WP: What is a favorite project or type of project that you’ve worked on?
M: I really love styling. We worked on this one project where Katie sourced a bunch of materials that we styled and shot with Wing from Canary Grey, that were the filler images on our website, and I thought that was really fun, to see an end-product that, everything on there, we did. I like projects like that in branding where we get to be like, yeah, we had a hand in everything on there. Like a full-service project. I really like it when we have clients that come to us with a vision for something that’s different than what everyone else is doing versus the clients that want to stay on-trend with things. We worked with a photographer recently who didn’t want to have a really feminine photography site—she wanted to hang with the guys and have a more polished and more masculine vibe. And I loved that. That’s my favorite site that we’ve done.
WP: What have been the biggest challenges in having your own business?
M: I think separating work and life is really hard. I think something that can be difficult is separating out what you like doing versus what your clients like you to do, and finding a happy medium there. I hit this one point where people would tell me, ‘Oh, that doesn’t look MaeMae enough.’ And that was quite a while ago now, but it always sticks with me. It just bugged me because at the time it was just me, and I was like, well, I’m MaeMae and I’m the only one making this, and can’t I change and grow? So, it’s defining your own personal taste and what you want to do versus what the clients want you to do. I think that’s difficult to figure out how do you change but still attract people, or if you’re going to go a totally different way you have to figure out how to reach new people.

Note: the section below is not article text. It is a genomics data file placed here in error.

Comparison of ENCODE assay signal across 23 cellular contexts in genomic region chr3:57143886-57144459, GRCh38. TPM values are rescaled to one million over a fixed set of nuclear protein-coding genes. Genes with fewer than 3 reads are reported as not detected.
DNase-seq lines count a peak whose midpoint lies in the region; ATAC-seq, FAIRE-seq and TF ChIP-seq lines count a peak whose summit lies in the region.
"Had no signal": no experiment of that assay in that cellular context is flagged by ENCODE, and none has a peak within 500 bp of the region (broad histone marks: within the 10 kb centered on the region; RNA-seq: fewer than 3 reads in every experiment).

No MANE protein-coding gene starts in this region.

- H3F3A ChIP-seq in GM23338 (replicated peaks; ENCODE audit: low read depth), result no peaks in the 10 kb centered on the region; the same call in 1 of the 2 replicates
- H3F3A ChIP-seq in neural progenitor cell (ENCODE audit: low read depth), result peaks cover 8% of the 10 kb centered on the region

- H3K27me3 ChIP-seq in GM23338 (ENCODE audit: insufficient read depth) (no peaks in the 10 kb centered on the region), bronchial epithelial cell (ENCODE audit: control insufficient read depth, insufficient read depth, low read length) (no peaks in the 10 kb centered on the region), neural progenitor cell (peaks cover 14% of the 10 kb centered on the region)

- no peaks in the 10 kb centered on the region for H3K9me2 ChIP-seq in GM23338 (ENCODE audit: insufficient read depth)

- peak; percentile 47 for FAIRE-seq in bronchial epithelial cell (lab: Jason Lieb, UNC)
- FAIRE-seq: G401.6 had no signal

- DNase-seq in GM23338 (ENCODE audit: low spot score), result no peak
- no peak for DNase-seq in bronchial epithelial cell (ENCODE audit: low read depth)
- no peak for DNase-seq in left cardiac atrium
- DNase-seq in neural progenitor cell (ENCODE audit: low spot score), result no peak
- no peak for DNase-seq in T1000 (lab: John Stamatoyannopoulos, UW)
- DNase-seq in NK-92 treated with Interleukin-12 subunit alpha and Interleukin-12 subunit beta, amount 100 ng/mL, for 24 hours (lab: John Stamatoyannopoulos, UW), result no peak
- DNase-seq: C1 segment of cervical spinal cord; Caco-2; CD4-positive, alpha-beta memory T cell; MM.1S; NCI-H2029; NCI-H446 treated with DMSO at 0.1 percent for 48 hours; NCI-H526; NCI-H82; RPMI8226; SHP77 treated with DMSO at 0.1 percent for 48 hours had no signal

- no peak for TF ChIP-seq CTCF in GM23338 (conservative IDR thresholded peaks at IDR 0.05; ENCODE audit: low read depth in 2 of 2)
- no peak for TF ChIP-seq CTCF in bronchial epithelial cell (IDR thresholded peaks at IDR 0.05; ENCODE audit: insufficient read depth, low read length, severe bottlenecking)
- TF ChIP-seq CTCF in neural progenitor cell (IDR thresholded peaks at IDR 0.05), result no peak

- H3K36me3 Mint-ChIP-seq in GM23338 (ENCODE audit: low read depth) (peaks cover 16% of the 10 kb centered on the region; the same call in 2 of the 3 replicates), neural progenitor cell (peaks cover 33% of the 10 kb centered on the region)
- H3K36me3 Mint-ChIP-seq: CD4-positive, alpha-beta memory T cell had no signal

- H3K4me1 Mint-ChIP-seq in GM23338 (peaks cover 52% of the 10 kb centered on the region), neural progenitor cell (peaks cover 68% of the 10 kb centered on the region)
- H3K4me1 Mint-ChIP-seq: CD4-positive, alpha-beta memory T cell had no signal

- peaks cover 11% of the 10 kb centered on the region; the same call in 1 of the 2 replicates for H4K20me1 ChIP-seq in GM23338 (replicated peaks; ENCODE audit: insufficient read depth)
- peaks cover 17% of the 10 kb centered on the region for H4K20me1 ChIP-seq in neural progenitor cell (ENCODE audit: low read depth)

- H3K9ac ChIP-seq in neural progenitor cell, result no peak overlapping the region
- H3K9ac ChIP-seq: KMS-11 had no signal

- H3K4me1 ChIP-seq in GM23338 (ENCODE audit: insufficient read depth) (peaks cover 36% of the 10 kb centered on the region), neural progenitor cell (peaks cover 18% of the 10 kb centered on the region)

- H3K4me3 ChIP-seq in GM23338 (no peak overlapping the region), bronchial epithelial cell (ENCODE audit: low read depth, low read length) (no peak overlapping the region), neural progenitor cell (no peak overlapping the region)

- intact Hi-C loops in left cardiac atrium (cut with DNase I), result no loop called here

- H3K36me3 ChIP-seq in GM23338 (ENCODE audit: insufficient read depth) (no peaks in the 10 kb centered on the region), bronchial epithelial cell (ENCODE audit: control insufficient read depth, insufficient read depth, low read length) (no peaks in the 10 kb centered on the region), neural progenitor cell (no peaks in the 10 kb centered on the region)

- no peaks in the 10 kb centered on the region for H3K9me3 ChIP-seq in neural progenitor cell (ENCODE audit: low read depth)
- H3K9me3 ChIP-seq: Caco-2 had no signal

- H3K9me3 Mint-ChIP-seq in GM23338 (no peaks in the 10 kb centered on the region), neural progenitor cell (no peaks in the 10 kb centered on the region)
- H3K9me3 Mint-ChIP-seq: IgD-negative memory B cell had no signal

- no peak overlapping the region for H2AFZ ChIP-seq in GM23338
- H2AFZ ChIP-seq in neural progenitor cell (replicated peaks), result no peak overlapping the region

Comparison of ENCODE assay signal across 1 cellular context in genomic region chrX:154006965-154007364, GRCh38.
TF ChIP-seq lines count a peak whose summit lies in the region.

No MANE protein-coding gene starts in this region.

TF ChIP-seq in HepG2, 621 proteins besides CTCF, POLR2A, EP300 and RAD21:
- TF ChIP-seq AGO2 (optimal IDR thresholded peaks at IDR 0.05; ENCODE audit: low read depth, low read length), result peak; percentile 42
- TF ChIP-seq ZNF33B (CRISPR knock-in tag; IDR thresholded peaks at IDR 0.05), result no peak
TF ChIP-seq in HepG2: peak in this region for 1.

WP: Greatest rewards?
M: I feel like I’ve just learned so much. In talking with other business owners or other creatives, I’ve begun to realize that, through the hard knocks, I’ve learned a lot. And there’s a lot of things outside of work that those lessons helped me as a person to improve and mature faster. So that’s been something that’s really good. And then I think, now that I have a team, the flexibility of having your own business is starting to come into play. It’s been really nice to feel like, ok, well I need to leave or something comes up, and I have other people there to support me and take over.
WP: How have you been able to strike a good work/life balance?
M: I’m definitely still working on it. I think one of the best things I did was get a separate line for my cell, and I don’t give clients my cell phone number. Not everybody who has a small business can work outside of their home, but for me that’s something that’s been really helpful. There would be times where, even if I wasn’t physically sitting at a desk at my house working, it was like I couldn’t turn my brain off because I could see things. So that’s been really helpful. And then, I think if you have it in you to have the self-discipline to say, these are my times I work, that’s fantastic. But then there’s other times where you’re just like, I’m in the middle of the project, I can’t stop. Or, if I leave, I’m going to be two weeks behind on work. You know what I mean? So, I don’t know, I’m still trying to figure it out.